Lawerence Berkeley National Laboratory

Circuit Board Design

Each scintilator is connected to one phototube which is wired to the analog input of the circuit board. When any cosmic ray hits the scintillator and electrons are being reflected. These electrons are then being processed as signals by the board and is then transformed into three kinds of outputs for observations. There is a counting device on the circuit board. The counts are shown on the board through a three-digit display. There is also a beeper which signals each count. Data of observation can also be observed through a TITMCBL SystemTM which is also connected to the circuit board. Another important feature of this design is that cosimc rays detection can be observed on only one of the phototubes or the coincidence of both phototubes.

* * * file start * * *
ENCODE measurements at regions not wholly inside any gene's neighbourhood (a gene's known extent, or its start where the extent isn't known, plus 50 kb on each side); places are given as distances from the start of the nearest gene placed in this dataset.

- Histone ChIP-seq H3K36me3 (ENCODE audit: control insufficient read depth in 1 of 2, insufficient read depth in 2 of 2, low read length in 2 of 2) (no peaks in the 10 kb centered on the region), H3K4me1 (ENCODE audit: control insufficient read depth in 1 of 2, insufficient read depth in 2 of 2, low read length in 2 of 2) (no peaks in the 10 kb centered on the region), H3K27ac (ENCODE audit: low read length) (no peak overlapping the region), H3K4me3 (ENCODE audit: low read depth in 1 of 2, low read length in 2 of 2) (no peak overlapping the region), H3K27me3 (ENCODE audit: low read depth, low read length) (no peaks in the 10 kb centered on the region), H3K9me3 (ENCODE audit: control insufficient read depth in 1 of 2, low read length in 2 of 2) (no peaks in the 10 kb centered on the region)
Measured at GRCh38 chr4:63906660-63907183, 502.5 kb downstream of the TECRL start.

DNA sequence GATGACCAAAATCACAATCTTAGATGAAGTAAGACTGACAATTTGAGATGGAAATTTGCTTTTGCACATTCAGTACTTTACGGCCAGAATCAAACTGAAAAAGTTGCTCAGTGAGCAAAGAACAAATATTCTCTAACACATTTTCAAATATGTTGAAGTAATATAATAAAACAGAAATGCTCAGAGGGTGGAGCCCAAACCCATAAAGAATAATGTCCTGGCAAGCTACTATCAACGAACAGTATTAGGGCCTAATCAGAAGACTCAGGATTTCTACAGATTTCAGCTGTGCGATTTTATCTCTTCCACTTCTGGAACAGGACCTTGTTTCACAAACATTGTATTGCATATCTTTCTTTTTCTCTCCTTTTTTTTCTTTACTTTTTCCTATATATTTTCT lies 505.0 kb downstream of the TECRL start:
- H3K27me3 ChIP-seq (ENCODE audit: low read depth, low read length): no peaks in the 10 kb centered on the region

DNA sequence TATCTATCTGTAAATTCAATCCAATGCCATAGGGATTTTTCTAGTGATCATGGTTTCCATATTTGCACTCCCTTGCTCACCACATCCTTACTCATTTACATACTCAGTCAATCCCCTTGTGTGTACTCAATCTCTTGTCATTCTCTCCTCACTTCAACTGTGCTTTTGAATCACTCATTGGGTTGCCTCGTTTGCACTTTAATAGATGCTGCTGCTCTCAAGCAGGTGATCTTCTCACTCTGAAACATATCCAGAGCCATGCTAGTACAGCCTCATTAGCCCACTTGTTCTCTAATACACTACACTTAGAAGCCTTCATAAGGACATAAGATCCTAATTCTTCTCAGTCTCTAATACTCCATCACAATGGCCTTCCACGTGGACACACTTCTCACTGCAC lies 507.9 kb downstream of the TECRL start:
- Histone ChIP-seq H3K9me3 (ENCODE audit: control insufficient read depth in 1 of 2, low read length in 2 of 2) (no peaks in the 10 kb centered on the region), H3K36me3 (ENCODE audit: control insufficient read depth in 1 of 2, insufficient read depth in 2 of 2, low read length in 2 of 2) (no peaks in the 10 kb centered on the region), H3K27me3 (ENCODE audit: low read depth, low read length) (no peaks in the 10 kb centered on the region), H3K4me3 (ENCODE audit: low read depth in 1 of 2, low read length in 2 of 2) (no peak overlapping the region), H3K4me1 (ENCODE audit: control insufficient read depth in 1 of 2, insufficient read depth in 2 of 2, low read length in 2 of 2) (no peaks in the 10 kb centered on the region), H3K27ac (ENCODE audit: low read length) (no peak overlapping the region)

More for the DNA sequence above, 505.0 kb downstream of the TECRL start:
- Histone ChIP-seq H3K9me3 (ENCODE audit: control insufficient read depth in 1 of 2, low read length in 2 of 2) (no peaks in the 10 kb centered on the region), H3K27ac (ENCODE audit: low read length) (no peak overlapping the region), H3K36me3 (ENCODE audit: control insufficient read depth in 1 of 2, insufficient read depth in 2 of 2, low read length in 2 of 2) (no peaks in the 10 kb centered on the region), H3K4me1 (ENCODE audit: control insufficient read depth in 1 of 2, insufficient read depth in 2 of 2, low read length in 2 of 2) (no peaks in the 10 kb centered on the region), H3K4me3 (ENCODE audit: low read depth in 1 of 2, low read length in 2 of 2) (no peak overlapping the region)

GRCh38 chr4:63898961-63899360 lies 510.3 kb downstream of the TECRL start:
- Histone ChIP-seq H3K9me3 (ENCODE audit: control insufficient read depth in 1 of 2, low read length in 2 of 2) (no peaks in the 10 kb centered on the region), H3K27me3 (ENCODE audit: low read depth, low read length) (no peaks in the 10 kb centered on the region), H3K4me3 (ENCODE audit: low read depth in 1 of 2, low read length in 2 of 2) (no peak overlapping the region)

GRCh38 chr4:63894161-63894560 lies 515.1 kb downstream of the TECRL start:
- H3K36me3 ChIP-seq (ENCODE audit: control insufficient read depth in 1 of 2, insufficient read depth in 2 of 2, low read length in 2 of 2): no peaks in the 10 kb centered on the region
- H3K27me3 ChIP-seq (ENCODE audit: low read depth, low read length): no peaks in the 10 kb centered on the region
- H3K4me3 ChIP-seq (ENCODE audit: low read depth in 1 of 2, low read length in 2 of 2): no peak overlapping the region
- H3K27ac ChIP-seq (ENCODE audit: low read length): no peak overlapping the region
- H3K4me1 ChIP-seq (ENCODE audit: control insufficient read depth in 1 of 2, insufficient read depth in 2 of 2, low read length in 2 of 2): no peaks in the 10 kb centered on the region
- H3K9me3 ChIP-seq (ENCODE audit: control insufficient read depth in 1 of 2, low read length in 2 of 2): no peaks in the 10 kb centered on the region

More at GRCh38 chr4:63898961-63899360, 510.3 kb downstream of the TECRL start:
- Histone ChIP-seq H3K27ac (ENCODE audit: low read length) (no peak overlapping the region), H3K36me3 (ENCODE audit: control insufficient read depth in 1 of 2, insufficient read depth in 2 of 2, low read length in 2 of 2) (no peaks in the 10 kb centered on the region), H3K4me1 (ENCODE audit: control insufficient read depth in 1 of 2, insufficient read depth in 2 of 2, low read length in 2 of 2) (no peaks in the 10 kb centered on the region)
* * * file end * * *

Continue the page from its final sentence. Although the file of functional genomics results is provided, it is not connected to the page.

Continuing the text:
The phototubes are powered by the board which in turn is powered by a power supply. The power supply could simply be batteries, or an AC adaptor, or even a car-lightor adaptor.

I also conducted a little test to see if the scintillator works. You may click here to see the data of the test.

As you can see from the data, the phototube is very sensitive to the radioactive materials when placed on the scintillator. As the radioactive source gets close to the tube, the potential difference is significantly bigger. What does this mean? It means the scintillator works, otherwise the phototube could not have been so sensitive to the radioactive source. These are some graphic examples of the oscilloscope display. The first one is when there is no radioactive source placed on the scintillator. The second picture is when there is a radioactive source placed on the scintillator. The third is just a display of all results. The fourth one is just the setup for the test.

This is just a picture of when I used the Geiger-tube to test the radioactivity of the radioactive source.

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Henry Cheng
Date last modified::3/7/05